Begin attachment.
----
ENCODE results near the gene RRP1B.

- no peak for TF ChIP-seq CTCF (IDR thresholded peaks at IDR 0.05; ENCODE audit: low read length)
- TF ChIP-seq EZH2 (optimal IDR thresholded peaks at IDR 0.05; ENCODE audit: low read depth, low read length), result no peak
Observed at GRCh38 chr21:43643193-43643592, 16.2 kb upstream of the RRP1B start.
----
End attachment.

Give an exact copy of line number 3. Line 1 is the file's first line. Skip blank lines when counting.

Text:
- TF ChIP-seq EZH2 (optimal IDR thresholded peaks at IDR 0.05; ENCODE audit: low read depth, low read length), result no peak